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What Chris Christie's (expected) blowout re-election can teach the GOP
Christie is winning two thirds of independent voters in New Jersey — and a third of Democrats, too
Watch and learn, Republicans.
Watch and learn, Republicans. (REUTERS/Tom Mihalek)
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ew Jersey Gov. Chris Christie (R) is expected to easily win re-election Tuesday, a victory that will come with a heaping dose of "I told you so" for the Republican Party.

Christie is an anomaly in the modern GOP, an unapologetic conservative with a pragmatic streak and bipartisan appeal. While congressional Republicans last month shut down the government and threatened a debt default to stop ObamaCare, Christie affirmed his opposition to same-sex marriage while dropping a legal challenge, which effectively made his state the latest in the nation to legalize it.

The divergent approaches had opposite results: Congressional Republicans blew up their approval rating, while Christie remained as popular as ever. With Christie headed for a blowout, his path to victory presents the GOP with a handy blueprint for future electoral success.

In 2012, President Obama carried New Jersey by a 17-point margin. Yet Christie, despite his less-than-friendly relationship with unions and commitment to reducing spending, is crushing his Democratic opponent, state Sen. Barbara Buono, by up to a 36-point margin.

Christie has built such an enormous lead by both unifying his base and peeling off huge chunks of reliably Democratic demographics. He has the support of 94 percent of Republicans in New Jersey, according to the latest Quinnipiac poll, but also the support of 57 percent of women and 33 percent of African-Americans. He's also backed by 64 percent of independents, and nearly a third of Democrats.

The normally oppositional Star-Ledger, in a somewhat backhanded endorsement, wrote last month that Christie was proof that "there is a sensible middle ground in America after all."

While Christie is prone to arguing with public employees, he's also willing to bend when necessary. Christie's candor — he's fond of telling people "I am who I am" — has also earned him goodwill among voters from both sides of the aisle. And there's his conspicuous tendency to consistently praise President Obama for his performance during Hurricane Sandy, the event that has so far defined Christie's governorship and cemented his image as a passionate problem solver.

With the national GOP floundering, Christie's campaign is thus about "much more than winning a second term to enhance his power in New Jersey," wrote the Washington Post's Dan Balz. Rather, its outcome will "send a message to a divided Republican Party about how it can win in places where its presidential candidates have been losing."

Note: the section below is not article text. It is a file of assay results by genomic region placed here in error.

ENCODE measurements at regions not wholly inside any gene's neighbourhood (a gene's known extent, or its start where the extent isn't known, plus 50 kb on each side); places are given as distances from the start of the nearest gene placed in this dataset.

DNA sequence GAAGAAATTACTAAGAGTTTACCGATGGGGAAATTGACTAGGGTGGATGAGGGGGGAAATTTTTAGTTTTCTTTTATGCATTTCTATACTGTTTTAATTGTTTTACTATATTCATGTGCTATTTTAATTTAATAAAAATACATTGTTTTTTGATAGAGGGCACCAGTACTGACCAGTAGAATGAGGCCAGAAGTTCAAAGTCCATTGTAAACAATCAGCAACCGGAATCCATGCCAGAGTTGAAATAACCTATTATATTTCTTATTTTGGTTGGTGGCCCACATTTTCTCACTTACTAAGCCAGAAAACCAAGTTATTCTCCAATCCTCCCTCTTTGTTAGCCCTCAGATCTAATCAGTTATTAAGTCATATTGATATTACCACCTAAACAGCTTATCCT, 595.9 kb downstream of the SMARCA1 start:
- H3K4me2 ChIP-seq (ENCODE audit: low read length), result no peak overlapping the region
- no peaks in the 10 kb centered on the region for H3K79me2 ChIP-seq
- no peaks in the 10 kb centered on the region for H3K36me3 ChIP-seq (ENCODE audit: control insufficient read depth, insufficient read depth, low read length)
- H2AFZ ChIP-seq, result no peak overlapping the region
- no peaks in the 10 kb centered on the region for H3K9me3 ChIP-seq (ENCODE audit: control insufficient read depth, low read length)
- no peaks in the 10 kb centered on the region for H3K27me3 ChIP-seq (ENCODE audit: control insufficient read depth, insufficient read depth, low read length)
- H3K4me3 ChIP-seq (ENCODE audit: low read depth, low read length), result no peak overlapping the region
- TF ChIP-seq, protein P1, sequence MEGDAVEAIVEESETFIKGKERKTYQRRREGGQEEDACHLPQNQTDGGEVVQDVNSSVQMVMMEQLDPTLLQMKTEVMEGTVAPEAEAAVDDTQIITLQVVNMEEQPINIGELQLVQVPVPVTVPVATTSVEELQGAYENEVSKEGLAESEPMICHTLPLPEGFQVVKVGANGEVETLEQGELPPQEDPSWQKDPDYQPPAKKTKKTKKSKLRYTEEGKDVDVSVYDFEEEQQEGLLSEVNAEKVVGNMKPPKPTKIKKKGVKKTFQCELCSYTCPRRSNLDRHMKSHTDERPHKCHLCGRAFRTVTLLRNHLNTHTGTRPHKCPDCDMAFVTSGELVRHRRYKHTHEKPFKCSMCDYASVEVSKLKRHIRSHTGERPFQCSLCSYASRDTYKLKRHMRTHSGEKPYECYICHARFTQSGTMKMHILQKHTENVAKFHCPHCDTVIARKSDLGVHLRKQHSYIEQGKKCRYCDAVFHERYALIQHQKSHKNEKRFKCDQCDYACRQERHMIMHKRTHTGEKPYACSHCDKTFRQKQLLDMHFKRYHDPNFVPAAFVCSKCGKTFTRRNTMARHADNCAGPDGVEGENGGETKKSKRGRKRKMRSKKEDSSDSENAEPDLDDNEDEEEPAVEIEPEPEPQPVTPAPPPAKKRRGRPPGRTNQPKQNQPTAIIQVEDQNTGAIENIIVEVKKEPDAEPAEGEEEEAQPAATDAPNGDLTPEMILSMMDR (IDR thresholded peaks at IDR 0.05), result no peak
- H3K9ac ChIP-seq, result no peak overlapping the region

Virginia's gubernatorial race, the only other one in the nation scheduled for Tuesday, lends that case even more weight. There, polls have shown the GOP candidate, Attorney General Ken Cuccinelli, down by between mid-single and low-double digits, even though a plurality of voters dislike his opponent, Democrat Terry McAuliffe.

While the government shutdown has hamstrung Cuccinelli's efforts, his poor standing is mainly the result of his own doing. Cuccinelli campaigned strongly against abortion and gay rights, notably fighting to have the Supreme Court uphold the state's old anti-sodomy law. While Virginia is far more favorable territory to a Republican than New Jersey — Obama won the state by just a four-point margin — those far-right stands made it impossible for Cuccinelli to garner the kind of broad support Christie enjoys.

"Virginia has changed, and they haven't," former Virginia GOP Rep. Tom Davis told NBC of his party's staunch conservatives.

The Virginia GOP got itself into this mess by nominating Cuccinelli via a party convention instead of a primary. The convention process allows the party base to pick a dyed-in-the-wool conservative — it's how they wound up with a candidate for lieutenant governor who thinks yoga is a Satanic ritual — over a more moderate candidate, essentially choosing ideological purity at the expense of general election appeal.

Taken together, the two races offer a concise juxtaposition of the GOP's two competing strategies. On the one side, a die-hard conservative and anti-sodomy crusader is headed for likely defeat. On the other, a fiscal conservative with a penchant for pragmatism is looking at a historic victory.

Christie has already begun to make the case for his brand of governance, and he'll continue to do so as we inch closer to 2016.

"We need to show the Republican Party in America that we can win again," he said recently. "And guess where they're going to be watching on Tuesday night to see if we win: Right here in New Jersey."

Jon Terbush is a staff writer for TheWeek.com covering politics, sports, and other things he finds interesting. He has previously written for Talking Points Memo, Raw Story, and Business Insider.

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